The Center for Media and Democracy (CMD) is a nonprofit liberal watchdog and advocacy organization based in Madison, Wisconsin
CMD was founded in 1993 by progressive writer John Stauber in Madison, Wisconsin.
I'm going to guess that this "watchdog" only calls out spin and corruption in some cases but not others. Even the watchdogs are suspect. Just follow the people and follow the money and if you're a grown-up you'll realize that pretty much all news is either propaganda, entertainment, or both.
If you've got any specific beefs with SourceWatch based on the information presented, state them.
What I find most useful about SW is in tracking associations and relationships between sources and groups / organizations / funders. Not proof positive but often enough to confirm hunches and suspicions.
There are a number of other media watchdogs:
FAIR, Fairness and Accuracy in Reporting: http://fair.org/ Produces Counterspin radio program: http://fair.org/counterspin-radio/
Sunlight Foundation (associated with Sourcewatch / CMD)
ThinkProgress: liberal political blog (given to outrage posts) http://thinkprogress.org/
On the Media is a weekly program produced by WNYC covering media generally, including both intentional and systemic bias (e.g., see their "consumers' guide to breaking news" guides). http://onthemedia.org/
Accuracy in Media, a conservative media watchdog.
Also Media Research center (conservative)
RationalWiki isn't specifically a media watchdog but tends to debunk flawed logic (on both the right and left). It itself was a response to Conservopedia:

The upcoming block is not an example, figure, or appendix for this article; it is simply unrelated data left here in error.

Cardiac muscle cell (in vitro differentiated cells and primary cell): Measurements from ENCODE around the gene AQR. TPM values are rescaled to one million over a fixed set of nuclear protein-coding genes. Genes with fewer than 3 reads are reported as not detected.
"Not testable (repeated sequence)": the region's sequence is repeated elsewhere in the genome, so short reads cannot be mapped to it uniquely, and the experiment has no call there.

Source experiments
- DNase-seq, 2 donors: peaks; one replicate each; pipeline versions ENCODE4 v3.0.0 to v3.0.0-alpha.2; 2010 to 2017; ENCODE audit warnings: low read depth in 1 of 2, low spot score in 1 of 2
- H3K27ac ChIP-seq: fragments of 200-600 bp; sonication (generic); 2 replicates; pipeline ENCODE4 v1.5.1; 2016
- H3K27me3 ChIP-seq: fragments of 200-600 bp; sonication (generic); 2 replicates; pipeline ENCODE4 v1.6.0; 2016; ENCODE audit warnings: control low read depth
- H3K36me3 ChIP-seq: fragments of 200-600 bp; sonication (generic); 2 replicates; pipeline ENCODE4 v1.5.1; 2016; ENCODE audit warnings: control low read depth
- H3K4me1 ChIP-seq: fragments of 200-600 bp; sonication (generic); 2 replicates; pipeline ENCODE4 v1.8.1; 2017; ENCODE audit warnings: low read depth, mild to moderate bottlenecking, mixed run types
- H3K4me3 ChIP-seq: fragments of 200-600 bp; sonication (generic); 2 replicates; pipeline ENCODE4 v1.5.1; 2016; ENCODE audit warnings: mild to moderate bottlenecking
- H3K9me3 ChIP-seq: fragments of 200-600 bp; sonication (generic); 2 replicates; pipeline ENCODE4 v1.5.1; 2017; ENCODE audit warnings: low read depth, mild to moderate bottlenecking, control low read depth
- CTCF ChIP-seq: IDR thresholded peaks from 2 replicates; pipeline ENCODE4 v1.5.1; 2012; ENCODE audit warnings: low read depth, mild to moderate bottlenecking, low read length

RW's SW page gives a reasonable assessment of SW's strengths and weaknesses:
Contrast AIM: http://rationalwiki.org/wiki/Accuracy_in_Media
Finally: reality has a well-known liberal bias, as a wise man once counseled a former appointed President of the United States.
So this "critical" program represents only like ~3% of the government's surveillance programs. After all we only are talking about "phone records" here. Most records would likely come from Internet communications these days and there are likely programs that include capturing the content as well.
"McConnell announced that the Senate would return from its break on Sunday, May 31, just a few hours before the midnight deadline. McConnell called it "one more opportunity to act responsibly."
So it's not over until the fat lady sings.
If you have a statute that you believe allows you to surveil the entire population, how many orders does that require? As opposed to ones that require some standard of suspicion for an individual or group.
I don't mean to imply there aren't other programs or theories of authority, but that this statistics tells you exactly nothing about the importance of a particular provision.